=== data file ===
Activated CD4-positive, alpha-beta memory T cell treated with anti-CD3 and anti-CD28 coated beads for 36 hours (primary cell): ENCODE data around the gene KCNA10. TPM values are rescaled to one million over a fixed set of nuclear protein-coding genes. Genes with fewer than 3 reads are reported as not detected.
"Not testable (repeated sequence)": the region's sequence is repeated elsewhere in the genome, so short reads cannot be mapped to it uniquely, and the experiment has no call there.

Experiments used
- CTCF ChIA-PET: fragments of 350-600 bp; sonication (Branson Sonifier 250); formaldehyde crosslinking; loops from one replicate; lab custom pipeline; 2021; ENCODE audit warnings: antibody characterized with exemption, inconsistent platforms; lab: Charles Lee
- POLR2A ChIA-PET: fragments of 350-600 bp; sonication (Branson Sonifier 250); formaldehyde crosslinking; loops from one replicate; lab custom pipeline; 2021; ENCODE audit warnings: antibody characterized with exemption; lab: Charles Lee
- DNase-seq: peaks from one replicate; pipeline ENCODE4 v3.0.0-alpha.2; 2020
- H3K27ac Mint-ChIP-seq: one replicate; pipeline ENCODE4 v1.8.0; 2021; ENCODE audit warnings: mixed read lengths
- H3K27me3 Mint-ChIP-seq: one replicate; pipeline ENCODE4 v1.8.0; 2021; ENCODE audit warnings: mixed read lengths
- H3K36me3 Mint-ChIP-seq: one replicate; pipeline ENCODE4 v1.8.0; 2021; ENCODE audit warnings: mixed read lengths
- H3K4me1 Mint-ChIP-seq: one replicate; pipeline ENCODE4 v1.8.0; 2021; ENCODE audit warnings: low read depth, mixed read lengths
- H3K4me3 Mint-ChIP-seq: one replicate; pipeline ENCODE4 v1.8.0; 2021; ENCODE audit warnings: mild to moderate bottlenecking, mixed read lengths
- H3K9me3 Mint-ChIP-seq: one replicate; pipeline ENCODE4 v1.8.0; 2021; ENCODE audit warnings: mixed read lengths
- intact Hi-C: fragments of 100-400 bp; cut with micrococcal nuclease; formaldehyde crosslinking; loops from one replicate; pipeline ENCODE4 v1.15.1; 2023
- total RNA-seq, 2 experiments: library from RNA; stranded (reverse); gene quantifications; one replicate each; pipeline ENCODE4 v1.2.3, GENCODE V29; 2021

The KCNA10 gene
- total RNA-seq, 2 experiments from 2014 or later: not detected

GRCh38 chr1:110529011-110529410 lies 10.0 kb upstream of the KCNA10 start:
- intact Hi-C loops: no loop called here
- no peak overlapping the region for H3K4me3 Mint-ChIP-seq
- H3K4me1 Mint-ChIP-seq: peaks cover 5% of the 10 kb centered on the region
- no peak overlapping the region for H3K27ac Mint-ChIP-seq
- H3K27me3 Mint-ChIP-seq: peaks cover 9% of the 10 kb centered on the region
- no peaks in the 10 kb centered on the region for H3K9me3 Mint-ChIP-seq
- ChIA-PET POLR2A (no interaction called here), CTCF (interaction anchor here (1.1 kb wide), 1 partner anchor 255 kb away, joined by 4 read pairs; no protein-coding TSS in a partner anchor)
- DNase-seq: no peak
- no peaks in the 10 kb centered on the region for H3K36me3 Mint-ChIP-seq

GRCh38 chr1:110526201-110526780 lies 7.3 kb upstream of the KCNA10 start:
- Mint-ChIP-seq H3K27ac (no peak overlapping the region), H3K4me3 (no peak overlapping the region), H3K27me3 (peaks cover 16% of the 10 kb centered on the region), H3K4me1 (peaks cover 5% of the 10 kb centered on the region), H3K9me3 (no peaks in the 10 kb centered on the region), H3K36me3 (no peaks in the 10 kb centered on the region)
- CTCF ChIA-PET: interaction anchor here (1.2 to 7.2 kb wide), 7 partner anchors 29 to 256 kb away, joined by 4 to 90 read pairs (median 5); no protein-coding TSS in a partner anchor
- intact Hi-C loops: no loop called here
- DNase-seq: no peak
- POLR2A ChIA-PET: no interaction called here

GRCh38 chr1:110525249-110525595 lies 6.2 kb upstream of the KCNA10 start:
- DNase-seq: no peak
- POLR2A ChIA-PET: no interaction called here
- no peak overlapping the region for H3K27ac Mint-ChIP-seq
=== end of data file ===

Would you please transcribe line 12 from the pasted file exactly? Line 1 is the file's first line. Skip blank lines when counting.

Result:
- H3K9me3 Mint-ChIP-seq: one replicate; pipeline ENCODE4 v1.8.0; 2021; ENCODE audit warnings: mixed read lengths